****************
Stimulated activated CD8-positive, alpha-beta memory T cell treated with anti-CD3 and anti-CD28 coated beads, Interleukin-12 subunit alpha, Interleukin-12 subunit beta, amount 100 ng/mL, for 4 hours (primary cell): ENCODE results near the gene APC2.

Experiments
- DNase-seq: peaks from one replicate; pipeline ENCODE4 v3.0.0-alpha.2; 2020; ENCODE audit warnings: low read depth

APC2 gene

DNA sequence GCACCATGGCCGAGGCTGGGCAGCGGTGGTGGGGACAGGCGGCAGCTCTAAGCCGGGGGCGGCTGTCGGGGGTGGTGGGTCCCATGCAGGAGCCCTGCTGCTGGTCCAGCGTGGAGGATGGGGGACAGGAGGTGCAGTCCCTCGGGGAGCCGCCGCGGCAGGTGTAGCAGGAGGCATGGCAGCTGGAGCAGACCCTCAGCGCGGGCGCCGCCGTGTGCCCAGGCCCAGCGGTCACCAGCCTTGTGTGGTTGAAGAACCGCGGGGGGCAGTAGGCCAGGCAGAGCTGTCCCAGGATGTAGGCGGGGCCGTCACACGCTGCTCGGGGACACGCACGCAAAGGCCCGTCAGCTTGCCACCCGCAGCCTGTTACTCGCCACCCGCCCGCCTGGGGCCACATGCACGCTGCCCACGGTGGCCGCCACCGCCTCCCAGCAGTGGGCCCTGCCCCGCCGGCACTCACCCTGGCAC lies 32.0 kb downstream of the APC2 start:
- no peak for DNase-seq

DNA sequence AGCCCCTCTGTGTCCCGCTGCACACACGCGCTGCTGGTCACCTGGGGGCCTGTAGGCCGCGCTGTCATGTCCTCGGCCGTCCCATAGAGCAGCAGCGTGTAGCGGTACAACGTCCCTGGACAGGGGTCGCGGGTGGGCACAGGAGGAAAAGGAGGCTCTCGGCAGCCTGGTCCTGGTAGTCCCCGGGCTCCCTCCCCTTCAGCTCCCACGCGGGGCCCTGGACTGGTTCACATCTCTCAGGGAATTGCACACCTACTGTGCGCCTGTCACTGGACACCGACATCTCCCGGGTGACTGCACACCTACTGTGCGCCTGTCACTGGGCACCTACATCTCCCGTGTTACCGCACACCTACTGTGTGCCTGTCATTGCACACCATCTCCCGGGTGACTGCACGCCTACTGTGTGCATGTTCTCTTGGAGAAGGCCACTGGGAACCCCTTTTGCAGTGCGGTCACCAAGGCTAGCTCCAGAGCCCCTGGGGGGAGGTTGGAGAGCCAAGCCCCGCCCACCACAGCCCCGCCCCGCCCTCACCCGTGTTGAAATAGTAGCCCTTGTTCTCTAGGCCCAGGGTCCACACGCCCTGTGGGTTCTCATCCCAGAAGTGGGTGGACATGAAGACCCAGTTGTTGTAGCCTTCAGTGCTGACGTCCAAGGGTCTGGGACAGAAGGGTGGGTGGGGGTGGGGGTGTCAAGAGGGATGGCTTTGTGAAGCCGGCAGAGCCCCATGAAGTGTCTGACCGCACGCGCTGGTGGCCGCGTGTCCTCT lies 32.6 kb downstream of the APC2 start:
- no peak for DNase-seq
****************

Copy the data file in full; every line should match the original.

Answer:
Stimulated activated CD8-positive, alpha-beta memory T cell treated with anti-CD3 and anti-CD28 coated beads, Interleukin-12 subunit alpha, Interleukin-12 subunit beta, amount 100 ng/mL, for 4 hours (primary cell): ENCODE results near the gene APC2.

Experiments
- DNase-seq: peaks from one replicate; pipeline ENCODE4 v3.0.0-alpha.2; 2020; ENCODE audit warnings: low read depth

APC2 gene

DNA sequence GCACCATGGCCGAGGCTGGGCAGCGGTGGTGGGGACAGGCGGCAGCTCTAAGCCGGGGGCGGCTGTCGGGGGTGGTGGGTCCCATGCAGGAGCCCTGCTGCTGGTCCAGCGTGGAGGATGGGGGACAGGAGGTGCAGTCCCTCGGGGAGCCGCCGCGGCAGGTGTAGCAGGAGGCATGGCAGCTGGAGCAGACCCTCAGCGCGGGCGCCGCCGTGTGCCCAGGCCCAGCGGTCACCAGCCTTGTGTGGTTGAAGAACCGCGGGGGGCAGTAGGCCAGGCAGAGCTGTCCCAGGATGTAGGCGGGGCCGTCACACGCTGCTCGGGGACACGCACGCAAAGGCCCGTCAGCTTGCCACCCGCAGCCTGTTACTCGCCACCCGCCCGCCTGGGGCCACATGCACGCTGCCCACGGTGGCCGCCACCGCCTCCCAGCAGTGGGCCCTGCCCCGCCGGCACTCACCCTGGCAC lies 32.0 kb downstream of the APC2 start:
- no peak for DNase-seq

DNA sequence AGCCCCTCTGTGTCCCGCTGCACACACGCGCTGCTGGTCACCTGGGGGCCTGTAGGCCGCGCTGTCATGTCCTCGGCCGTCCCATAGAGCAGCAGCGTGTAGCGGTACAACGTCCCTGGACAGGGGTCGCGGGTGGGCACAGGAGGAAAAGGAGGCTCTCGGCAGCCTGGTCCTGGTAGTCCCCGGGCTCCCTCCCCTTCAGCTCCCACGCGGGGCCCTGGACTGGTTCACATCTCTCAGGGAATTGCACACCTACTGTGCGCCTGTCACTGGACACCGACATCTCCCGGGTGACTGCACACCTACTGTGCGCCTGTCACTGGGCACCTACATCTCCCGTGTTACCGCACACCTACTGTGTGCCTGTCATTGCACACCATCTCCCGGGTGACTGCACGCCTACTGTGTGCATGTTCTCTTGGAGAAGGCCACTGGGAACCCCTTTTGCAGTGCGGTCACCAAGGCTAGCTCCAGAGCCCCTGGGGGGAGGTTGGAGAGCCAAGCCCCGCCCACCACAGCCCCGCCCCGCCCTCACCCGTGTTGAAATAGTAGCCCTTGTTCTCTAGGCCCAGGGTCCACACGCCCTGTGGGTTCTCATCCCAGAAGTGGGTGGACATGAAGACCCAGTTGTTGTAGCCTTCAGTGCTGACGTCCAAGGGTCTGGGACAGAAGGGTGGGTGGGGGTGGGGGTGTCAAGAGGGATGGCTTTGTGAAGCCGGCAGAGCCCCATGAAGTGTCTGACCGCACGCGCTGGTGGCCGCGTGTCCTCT lies 32.6 kb downstream of the APC2 start:
- no peak for DNase-seq